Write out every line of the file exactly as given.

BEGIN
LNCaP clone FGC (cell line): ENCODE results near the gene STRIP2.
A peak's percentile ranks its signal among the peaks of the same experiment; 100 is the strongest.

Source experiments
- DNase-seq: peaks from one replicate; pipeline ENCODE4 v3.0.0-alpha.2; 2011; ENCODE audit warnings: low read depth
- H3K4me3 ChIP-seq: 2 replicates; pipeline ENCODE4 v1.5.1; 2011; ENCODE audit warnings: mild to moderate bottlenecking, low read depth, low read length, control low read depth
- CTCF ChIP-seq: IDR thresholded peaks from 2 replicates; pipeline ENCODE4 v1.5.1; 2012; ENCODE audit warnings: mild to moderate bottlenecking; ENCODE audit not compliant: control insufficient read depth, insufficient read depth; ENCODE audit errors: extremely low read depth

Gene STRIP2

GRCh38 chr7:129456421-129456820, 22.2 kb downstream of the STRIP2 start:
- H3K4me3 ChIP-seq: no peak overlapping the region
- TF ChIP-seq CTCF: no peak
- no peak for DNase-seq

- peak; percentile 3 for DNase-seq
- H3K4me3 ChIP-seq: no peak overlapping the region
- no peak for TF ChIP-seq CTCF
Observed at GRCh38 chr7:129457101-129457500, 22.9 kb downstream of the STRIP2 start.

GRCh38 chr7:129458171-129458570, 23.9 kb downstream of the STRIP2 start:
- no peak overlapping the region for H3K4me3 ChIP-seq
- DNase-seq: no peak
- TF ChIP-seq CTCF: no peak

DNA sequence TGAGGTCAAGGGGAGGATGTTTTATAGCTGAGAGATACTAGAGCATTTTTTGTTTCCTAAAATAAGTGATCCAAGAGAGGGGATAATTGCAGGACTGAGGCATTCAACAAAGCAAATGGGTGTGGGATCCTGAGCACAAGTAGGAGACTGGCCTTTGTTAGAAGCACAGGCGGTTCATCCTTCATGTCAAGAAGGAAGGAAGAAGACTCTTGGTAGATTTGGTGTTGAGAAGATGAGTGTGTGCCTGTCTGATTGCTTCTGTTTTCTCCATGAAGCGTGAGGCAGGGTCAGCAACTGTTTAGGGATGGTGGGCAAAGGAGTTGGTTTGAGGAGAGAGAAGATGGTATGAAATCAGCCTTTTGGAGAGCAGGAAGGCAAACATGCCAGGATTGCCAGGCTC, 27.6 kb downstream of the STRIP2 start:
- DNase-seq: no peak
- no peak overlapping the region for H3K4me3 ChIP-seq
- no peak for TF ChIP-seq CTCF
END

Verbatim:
LNCaP clone FGC (cell line): ENCODE results near the gene STRIP2.
A peak's percentile ranks its signal among the peaks of the same experiment; 100 is the strongest.

Source experiments
- DNase-seq: peaks from one replicate; pipeline ENCODE4 v3.0.0-alpha.2; 2011; ENCODE audit warnings: low read depth
- H3K4me3 ChIP-seq: 2 replicates; pipeline ENCODE4 v1.5.1; 2011; ENCODE audit warnings: mild to moderate bottlenecking, low read depth, low read length, control low read depth
- CTCF ChIP-seq: IDR thresholded peaks from 2 replicates; pipeline ENCODE4 v1.5.1; 2012; ENCODE audit warnings: mild to moderate bottlenecking; ENCODE audit not compliant: control insufficient read depth, insufficient read depth; ENCODE audit errors: extremely low read depth

Gene STRIP2

GRCh38 chr7:129456421-129456820, 22.2 kb downstream of the STRIP2 start:
- H3K4me3 ChIP-seq: no peak overlapping the region
- TF ChIP-seq CTCF: no peak
- no peak for DNase-seq

- peak; percentile 3 for DNase-seq
- H3K4me3 ChIP-seq: no peak overlapping the region
- no peak for TF ChIP-seq CTCF
Observed at GRCh38 chr7:129457101-129457500, 22.9 kb downstream of the STRIP2 start.

GRCh38 chr7:129458171-129458570, 23.9 kb downstream of the STRIP2 start:
- no peak overlapping the region for H3K4me3 ChIP-seq
- DNase-seq: no peak
- TF ChIP-seq CTCF: no peak

DNA sequence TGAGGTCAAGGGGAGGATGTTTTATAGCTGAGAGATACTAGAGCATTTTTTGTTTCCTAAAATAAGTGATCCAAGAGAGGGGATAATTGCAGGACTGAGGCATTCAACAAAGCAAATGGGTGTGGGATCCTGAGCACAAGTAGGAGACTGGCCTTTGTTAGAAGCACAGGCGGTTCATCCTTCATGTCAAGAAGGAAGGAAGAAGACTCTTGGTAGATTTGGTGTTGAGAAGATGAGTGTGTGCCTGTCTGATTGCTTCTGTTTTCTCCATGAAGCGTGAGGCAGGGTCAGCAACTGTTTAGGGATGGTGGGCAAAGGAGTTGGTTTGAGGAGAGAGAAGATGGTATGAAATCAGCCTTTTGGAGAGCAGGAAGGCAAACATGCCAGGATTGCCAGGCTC, 27.6 kb downstream of the STRIP2 start:
- DNase-seq: no peak
- no peak overlapping the region for H3K4me3 ChIP-seq
- no peak for TF ChIP-seq CTCF